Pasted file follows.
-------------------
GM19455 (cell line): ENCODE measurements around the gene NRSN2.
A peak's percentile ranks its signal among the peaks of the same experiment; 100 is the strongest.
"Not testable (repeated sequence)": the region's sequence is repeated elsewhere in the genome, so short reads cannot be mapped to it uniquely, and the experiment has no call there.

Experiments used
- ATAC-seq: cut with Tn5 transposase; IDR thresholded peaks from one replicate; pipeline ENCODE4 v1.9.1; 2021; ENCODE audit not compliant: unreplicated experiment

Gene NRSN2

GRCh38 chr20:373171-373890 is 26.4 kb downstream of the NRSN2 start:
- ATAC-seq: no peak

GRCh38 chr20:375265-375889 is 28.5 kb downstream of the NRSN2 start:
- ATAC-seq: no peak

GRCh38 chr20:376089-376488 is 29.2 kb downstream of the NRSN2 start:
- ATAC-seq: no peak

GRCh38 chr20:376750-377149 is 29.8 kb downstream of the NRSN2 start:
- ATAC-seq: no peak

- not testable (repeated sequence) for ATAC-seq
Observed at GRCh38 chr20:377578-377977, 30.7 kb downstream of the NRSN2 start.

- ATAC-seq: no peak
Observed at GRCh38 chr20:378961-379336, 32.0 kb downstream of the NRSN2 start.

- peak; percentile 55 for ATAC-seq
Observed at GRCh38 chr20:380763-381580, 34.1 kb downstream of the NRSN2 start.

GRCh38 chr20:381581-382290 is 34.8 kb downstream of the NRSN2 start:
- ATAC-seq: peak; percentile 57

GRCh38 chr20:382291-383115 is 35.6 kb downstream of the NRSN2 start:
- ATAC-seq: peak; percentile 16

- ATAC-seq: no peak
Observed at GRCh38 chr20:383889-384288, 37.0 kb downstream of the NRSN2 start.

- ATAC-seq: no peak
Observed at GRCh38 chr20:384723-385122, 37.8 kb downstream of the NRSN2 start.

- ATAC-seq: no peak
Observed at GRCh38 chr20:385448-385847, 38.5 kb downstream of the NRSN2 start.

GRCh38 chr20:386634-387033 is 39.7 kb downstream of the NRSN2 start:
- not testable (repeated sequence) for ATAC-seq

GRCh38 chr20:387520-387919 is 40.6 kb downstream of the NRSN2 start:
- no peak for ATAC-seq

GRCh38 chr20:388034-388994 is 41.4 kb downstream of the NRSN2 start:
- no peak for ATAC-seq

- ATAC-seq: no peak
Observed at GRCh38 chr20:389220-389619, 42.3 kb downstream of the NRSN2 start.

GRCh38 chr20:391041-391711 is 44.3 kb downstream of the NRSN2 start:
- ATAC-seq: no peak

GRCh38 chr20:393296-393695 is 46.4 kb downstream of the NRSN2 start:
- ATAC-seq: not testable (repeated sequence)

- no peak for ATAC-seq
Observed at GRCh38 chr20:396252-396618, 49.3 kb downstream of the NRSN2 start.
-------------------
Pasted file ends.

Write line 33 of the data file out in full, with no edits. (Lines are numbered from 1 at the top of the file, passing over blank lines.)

GRCh38 chr20:387520-387919 is 40.6 kb downstream of the NRSN2 start: